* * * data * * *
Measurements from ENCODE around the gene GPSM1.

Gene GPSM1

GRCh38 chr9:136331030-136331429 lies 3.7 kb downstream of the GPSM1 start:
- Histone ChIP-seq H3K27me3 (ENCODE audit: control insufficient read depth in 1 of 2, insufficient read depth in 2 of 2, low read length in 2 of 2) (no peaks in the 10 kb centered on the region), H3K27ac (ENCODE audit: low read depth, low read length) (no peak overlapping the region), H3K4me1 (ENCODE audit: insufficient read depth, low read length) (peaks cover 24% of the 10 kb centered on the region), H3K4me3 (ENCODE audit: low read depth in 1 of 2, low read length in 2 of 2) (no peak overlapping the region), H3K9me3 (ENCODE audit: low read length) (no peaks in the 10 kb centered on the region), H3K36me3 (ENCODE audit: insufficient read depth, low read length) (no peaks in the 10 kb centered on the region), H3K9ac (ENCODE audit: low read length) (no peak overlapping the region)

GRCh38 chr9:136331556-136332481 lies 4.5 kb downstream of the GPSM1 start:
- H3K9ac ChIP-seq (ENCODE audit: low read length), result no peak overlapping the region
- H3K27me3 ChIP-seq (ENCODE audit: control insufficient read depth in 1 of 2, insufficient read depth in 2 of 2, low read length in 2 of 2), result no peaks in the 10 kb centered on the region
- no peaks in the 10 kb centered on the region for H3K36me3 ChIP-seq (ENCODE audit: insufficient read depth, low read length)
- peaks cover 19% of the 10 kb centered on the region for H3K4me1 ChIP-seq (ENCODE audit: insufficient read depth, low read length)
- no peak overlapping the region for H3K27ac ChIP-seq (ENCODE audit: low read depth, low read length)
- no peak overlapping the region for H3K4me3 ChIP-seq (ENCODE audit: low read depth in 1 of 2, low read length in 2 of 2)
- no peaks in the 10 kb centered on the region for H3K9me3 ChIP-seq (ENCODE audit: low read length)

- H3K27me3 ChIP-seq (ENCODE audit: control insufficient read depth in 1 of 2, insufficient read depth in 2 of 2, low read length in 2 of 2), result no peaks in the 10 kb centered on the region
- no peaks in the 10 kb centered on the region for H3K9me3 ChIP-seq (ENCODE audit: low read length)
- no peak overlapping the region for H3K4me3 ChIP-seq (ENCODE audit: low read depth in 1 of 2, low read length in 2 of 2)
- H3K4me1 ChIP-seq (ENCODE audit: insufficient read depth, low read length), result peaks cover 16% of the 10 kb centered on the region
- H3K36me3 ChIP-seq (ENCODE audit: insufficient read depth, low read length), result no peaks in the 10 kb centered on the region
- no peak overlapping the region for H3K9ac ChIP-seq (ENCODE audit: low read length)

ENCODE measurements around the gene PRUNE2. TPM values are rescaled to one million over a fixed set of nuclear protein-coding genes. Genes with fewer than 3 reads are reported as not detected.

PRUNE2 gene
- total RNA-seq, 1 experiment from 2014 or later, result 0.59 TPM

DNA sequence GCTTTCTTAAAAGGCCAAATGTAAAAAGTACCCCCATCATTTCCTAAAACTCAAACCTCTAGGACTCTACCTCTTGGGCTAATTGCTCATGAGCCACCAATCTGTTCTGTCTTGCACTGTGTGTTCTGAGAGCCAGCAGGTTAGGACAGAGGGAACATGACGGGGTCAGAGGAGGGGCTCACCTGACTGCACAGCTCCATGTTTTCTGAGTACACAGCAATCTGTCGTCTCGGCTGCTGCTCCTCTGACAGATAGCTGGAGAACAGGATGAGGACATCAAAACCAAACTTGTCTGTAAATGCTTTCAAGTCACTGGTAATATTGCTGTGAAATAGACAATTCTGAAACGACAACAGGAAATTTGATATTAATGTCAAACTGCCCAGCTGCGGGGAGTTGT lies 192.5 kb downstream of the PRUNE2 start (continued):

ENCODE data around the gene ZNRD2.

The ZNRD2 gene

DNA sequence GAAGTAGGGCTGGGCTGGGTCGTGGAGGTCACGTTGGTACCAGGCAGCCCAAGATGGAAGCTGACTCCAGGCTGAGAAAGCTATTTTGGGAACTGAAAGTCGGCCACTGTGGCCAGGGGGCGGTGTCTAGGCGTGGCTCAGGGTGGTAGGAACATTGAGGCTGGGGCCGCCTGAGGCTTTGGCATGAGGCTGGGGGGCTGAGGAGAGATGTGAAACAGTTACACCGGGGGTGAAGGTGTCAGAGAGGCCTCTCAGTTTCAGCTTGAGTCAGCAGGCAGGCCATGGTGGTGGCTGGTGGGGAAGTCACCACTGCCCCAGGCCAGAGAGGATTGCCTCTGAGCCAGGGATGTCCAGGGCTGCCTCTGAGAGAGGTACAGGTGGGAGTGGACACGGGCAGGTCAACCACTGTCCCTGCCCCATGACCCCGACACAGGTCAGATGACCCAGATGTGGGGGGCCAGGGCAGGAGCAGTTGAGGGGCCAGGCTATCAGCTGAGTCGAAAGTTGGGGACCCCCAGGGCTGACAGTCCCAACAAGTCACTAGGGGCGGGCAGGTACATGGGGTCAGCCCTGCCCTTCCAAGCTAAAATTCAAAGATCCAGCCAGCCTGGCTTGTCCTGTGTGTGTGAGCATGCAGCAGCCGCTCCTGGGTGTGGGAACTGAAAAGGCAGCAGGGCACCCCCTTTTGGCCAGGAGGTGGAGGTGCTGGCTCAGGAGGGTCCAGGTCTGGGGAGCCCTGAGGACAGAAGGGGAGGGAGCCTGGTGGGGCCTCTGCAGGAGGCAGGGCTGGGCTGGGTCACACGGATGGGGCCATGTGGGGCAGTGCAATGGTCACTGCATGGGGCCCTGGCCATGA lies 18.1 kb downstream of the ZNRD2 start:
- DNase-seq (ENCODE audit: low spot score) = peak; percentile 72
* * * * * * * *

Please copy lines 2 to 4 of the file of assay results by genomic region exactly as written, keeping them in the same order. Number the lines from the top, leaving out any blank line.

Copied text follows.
Gene GPSM1

GRCh38 chr9:136331030-136331429 lies 3.7 kb downstream of the GPSM1 start:
- Histone ChIP-seq H3K27me3 (ENCODE audit: control insufficient read depth in 1 of 2, insufficient read depth in 2 of 2, low read length in 2 of 2) (no peaks in the 10 kb centered on the region), H3K27ac (ENCODE audit: low read depth, low read length) (no peak overlapping the region), H3K4me1 (ENCODE audit: insufficient read depth, low read length) (peaks cover 24% of the 10 kb centered on the region), H3K4me3 (ENCODE audit: low read depth in 1 of 2, low read length in 2 of 2) (no peak overlapping the region), H3K9me3 (ENCODE audit: low read length) (no peaks in the 10 kb centered on the region), H3K36me3 (ENCODE audit: insufficient read depth, low read length) (no peaks in the 10 kb centered on the region), H3K9ac (ENCODE audit: low read length) (no peak overlapping the region)